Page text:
Reports of excessive energy use, watershed tainting, reckless land clearing and grow-related crime were staples of local news. Aerial views of hillsides, displayed at Board of Supervisors meetings and news websites, revealed the scale of an increasingly conspicuous problem. Throughout the year, the impacts of marijuana cultivation overshadowed the industry’s economic and medical contributions. Sensing increased concern, government officials held hearings like the one chaired by Assemblymember Wes Chesbro last February, where scientists from environmental agencies described the capitalistic excesses of growers who carelessly clear forested areas on both private and public property.

“Brazen” was the word Chesbro used to describe what he was seeing in a series of photos.

He authored new legislation that gives police agencies more power to investigate grow-related activities on industrial timberlands and public forests. Responsible growers have supported the idea of cracking down on bad actors but indoor cultivation is common and it, too, has been fingered as a cause of trouble.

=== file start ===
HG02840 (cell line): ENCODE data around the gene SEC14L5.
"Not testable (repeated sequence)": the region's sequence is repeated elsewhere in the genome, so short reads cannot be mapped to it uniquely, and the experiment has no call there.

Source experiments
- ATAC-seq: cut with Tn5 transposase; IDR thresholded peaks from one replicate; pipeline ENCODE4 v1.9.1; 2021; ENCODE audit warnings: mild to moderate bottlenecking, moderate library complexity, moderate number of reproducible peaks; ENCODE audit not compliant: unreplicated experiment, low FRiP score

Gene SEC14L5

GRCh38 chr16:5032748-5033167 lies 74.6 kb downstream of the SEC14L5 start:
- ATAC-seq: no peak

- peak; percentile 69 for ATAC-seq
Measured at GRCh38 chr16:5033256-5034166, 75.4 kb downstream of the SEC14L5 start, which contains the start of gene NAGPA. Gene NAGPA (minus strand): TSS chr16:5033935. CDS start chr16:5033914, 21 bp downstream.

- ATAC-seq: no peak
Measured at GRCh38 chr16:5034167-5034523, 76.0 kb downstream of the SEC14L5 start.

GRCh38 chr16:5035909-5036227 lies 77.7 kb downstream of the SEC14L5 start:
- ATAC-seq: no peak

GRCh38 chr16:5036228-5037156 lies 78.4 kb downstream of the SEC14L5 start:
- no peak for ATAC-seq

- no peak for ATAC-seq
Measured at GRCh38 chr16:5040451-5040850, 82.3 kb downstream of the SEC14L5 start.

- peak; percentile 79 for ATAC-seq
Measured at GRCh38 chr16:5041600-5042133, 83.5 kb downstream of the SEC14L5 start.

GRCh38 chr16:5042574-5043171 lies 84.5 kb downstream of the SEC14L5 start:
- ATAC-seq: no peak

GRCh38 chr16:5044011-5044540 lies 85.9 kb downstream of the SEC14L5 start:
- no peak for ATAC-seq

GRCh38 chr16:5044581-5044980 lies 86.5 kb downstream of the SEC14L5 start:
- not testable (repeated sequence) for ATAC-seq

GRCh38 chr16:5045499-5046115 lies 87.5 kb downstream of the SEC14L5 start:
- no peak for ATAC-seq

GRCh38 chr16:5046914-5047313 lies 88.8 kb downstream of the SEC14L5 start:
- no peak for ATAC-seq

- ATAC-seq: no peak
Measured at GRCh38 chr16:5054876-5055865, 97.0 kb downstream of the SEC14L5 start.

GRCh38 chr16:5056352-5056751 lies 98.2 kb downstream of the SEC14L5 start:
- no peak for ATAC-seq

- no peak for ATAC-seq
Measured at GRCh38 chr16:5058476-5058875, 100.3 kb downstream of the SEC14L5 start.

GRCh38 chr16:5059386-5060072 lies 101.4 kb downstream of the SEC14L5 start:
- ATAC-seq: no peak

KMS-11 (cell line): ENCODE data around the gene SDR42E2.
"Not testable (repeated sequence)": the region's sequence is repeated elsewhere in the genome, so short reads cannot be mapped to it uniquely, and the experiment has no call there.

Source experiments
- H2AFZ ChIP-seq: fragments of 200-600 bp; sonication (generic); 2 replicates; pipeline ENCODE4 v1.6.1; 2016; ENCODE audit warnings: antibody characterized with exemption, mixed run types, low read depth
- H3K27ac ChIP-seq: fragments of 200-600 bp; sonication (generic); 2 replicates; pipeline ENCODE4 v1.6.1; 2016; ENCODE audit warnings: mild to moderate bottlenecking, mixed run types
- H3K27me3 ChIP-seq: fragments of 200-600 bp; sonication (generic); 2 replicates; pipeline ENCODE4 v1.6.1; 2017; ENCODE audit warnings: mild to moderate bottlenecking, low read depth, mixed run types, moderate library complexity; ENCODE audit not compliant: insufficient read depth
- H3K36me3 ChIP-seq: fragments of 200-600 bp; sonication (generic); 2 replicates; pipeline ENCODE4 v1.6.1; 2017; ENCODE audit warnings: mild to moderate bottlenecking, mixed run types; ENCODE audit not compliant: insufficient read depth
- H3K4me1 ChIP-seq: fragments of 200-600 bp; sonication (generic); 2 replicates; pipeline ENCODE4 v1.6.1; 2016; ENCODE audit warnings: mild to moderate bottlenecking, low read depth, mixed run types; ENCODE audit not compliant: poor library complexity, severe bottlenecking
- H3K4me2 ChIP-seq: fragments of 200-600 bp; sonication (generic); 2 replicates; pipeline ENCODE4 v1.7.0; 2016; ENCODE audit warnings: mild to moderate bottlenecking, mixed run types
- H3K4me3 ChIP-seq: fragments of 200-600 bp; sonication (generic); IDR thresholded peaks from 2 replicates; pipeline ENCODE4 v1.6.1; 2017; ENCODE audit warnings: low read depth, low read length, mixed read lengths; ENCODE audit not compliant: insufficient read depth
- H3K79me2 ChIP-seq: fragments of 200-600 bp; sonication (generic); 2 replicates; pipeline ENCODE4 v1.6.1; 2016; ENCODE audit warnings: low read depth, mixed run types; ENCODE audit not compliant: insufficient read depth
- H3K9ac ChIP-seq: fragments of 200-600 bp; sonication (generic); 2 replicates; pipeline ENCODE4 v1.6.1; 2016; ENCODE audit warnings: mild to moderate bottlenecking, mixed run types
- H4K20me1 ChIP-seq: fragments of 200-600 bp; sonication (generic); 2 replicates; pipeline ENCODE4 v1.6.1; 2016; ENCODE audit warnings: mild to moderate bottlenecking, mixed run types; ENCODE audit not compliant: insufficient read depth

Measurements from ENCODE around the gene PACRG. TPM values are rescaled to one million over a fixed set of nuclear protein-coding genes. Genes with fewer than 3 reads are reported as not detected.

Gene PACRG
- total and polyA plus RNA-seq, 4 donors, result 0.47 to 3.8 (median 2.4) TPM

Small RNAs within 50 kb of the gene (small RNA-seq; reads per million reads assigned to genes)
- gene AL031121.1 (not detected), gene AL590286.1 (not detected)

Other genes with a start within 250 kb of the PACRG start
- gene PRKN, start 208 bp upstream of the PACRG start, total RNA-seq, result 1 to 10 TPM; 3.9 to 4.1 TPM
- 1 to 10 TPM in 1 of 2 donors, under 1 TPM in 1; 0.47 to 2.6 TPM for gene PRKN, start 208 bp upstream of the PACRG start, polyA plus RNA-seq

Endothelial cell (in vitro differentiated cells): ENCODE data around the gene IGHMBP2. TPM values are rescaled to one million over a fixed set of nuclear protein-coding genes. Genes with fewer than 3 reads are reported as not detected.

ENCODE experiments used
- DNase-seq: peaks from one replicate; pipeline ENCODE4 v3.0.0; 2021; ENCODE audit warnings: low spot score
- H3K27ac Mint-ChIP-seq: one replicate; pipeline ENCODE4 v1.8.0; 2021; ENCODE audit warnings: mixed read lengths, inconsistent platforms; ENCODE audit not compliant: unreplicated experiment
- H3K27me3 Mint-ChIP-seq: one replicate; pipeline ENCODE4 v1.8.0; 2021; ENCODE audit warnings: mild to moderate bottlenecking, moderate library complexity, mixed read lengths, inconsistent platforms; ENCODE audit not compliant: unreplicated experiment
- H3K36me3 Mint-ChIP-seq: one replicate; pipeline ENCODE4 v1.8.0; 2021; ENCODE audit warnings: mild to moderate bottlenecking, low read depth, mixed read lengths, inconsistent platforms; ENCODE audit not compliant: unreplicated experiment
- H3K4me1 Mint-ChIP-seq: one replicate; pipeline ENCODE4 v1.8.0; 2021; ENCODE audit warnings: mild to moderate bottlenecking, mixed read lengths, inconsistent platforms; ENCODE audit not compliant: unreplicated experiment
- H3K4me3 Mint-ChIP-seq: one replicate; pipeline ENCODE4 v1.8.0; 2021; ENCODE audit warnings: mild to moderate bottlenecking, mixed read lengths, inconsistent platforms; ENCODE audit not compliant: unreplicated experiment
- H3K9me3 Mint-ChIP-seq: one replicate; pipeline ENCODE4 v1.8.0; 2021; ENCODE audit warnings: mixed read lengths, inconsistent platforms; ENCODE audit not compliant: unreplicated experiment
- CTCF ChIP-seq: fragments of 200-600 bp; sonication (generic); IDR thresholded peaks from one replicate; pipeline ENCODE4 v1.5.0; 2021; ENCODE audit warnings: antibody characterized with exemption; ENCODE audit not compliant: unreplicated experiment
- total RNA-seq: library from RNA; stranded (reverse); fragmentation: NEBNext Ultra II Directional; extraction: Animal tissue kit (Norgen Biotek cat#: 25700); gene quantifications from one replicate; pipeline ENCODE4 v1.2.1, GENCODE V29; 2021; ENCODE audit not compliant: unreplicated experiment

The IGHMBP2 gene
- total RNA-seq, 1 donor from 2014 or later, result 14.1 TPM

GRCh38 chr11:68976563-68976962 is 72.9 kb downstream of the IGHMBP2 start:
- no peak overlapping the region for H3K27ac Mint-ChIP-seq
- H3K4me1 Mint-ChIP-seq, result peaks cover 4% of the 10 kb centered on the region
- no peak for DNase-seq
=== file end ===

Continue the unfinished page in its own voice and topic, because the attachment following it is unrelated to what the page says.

Grumbling about neighborhood impacts aside, indoor growing has been implicated as a contributor to global warming and an abuser of low-income discount energy programs. The year saw the emergence of a new law that puts a cap on electricity and gas usage under the California Alternate Rates for Energy program, which allows power price discounts for income-eligible customers.

But the more the consequences of irresponsible marijuana production are complained about, the more the argument for legalizing the substance gains credibility.

Humboldt County officials have repeatedly described federal law as an obstacle to establishing a regulated cultivation scenario.

The feds have gotten some bad P.R. themselves by forcing the closure of two well-respected medical marijuana dispensaries, prompting local officials to demand a re-focusing of their attention to the problematic hillside grows.

While California struggles with how to handle marijuana issues, attention is now focused on Colorado and Washington, where cannabis was deemed legal for recreational use in the November elections.

GPU: Endless 

There was little media coverage of the Planning Commission’s careful and lengthy review of the General Plan Update and coverage was equally minimal when the Board of Supervisors took it on – until September, when something drastic seemed to be afoot.

Internet news sites were abuzz with tales of a General Plan coup from the new board majority. It was the “End of the General Plan Update” according to various pundits but actually something much less eventful was happening.